Furthermore, Fran herself is quite an interesting character. Her actions are morally repugnant at times, but there’s almost always solid logic behind them, as well as a genuine desire to do the right thing. She truly wants to help people and puts everything she has into doing that. The problem is that her “unique” upbringing has warped her notion of what an acceptable outcome should look like – you just have to take her as she is and hope she grows in understanding as the series progresses. Seven Seas’ choice to make Fran slur or stretch her words sometimes was a cute touch that helped me “hear” the character a little better, and it went right along with her uncoordinated wobble when she isn’t focused.

The excellent writing is served and complimented by powerful, visceral artwork. We have character models with a variety of ages, backgrounds, and even nationalities, and the backgrounds are straight out of a Hammer horror film. The gold point is in Fran’s grotesque experiments, which literally have to be seen to be believed, but the author does just as impressive work with the finished monsters. I was especially struck by the hulking lab techs who always seem to appear out of nowhere whenever Fran goes into serious mode when it comes to surgery – the brute force they convey gives many of the surprise procedures the desperate helplessness of a rape scene. The change that comes over Fran herself at these moments, transitioning from staggering half-loopiness to frightening intensity, was also perfect.

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Besides the flat-out moral discomfort you get from Fran, really the only negative thing I have to say about the book at all is that the translation sometimes got muddy in the most unfortunate places. It always sounded natural (so, great localization), but the meaning was occasionally unclear, which became a real problem at certain twist endings. I had to re-read the ends to a few chapters and compare Seven Seas’ translation to some online fanslations to make sure I understood what was going on. There might have been some ambiguity in the Japanese as well, I guess, but I hope this will be less of a problem in future volumes.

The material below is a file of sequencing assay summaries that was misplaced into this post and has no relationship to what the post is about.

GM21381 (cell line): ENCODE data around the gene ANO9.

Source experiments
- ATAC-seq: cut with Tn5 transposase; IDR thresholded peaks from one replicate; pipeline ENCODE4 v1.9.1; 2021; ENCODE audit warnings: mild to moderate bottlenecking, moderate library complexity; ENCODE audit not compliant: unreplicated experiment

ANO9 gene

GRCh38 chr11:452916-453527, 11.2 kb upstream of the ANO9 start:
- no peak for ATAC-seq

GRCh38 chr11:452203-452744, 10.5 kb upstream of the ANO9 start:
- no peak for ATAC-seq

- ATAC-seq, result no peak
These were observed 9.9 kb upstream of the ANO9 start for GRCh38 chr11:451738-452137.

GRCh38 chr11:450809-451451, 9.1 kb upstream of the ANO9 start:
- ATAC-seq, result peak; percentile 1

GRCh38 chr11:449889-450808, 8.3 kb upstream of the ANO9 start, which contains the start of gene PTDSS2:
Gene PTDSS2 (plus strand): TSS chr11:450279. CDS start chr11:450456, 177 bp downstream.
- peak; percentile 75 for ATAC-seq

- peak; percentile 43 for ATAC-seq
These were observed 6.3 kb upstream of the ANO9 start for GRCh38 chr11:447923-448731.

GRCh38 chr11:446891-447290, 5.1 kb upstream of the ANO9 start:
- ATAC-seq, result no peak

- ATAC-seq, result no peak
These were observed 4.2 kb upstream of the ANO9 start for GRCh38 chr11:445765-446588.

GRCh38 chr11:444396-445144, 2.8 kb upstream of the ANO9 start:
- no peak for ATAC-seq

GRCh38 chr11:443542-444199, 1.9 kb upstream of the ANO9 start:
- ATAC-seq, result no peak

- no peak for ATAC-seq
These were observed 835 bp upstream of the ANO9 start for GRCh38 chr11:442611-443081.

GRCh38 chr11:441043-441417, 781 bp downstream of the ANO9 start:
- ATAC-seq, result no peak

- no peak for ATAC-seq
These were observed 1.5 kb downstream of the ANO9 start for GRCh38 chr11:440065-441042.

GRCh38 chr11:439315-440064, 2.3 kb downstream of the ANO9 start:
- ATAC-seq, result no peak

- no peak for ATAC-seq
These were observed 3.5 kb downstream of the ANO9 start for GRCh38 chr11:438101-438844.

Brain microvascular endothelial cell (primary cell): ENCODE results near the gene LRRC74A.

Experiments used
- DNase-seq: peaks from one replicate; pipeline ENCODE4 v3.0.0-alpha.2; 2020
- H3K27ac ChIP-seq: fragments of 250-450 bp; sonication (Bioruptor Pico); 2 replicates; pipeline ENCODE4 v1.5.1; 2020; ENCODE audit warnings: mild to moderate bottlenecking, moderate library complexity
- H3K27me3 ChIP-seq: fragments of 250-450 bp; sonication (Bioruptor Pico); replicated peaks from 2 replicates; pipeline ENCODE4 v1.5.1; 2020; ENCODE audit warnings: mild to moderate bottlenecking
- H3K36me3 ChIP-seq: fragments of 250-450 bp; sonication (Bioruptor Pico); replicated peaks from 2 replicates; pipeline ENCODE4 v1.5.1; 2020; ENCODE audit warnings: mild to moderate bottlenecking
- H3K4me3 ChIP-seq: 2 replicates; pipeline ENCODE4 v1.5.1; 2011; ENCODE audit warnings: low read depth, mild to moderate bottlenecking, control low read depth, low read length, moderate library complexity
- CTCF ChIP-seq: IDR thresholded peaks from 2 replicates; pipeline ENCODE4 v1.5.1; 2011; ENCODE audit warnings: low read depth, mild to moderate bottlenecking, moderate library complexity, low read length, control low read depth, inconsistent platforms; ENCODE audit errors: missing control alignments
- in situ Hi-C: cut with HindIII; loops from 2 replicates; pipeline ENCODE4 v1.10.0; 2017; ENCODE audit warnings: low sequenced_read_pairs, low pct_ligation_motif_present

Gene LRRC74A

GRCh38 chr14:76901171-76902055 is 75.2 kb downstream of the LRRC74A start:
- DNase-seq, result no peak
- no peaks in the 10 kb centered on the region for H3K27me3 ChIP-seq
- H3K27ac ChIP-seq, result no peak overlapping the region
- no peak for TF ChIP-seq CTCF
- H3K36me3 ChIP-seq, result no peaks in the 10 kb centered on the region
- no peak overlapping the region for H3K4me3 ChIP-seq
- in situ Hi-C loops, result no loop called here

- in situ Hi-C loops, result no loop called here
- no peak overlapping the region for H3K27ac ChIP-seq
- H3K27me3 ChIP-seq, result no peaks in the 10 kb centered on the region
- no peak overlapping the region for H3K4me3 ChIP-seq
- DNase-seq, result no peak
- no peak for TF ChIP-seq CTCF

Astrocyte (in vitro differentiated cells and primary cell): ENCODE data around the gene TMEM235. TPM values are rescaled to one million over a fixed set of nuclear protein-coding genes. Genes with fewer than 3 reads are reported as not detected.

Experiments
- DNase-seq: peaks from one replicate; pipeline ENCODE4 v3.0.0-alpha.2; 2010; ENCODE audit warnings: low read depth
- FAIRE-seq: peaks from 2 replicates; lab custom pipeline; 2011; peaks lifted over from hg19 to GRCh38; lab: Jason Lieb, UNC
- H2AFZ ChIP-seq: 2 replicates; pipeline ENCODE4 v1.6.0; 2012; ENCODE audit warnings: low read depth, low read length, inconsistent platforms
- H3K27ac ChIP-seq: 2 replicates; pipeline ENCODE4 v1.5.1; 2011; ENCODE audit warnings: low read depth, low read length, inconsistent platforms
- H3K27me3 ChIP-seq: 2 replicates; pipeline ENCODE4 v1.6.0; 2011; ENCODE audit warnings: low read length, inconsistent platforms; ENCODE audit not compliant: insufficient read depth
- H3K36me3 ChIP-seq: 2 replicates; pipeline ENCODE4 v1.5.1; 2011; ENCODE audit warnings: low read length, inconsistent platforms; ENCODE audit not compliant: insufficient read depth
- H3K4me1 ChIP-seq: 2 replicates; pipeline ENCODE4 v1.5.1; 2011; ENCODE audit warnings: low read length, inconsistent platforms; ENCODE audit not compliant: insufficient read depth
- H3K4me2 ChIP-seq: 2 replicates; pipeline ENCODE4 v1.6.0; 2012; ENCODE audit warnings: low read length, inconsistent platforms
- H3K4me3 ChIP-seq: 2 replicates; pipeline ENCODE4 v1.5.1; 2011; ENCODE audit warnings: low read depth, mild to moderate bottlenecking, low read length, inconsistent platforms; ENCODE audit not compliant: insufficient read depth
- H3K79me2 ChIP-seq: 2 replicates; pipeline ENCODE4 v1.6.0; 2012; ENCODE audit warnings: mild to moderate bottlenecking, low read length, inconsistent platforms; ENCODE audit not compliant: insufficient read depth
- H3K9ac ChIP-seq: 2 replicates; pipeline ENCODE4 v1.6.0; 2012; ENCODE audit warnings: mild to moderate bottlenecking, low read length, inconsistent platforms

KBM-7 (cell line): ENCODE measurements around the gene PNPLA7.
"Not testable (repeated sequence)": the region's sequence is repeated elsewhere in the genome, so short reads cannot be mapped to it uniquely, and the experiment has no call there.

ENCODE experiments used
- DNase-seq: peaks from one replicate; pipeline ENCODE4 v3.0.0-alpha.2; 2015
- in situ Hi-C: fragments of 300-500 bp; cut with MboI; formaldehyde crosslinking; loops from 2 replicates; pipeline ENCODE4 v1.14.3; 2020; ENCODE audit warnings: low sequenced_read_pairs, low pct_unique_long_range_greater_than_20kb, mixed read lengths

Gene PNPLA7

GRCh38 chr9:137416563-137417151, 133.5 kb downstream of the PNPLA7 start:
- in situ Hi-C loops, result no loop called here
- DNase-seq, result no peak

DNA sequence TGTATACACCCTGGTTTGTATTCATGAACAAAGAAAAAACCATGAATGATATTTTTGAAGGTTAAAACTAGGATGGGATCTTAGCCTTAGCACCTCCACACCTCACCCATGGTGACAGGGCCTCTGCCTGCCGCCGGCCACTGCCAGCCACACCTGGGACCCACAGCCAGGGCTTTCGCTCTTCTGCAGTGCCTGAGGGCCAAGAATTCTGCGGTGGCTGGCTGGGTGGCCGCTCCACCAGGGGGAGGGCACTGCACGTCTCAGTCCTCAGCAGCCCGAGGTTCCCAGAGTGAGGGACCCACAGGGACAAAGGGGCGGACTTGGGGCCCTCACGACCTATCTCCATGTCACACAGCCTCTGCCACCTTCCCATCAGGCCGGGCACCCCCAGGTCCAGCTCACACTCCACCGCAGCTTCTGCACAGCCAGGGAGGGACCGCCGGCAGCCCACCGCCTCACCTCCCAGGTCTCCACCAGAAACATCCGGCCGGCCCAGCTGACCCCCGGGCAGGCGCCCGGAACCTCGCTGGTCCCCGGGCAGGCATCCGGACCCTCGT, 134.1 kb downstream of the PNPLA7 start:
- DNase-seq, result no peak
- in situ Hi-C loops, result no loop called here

So, that’s Franken Fran, warts and all. Because this manga is so nasty and so much of a head trip, I’m going to take the unusual step of not recommending it outright despite personally loving it. If you’re unsure, you’ll really just need to read a few pages or take the plunge to purchase it to see what you think. What I can and will say, however, is that this is one of the best-produced, original, and daring manga I have ever read. You can’t beat it for sheer nerve – which makes sense. Fran probably has a lot of sheer nerves lying around in her basement…

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ANIME REVIEW: And Yet the Town Moves (Soremachi)

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Slice-Of-Life Done Right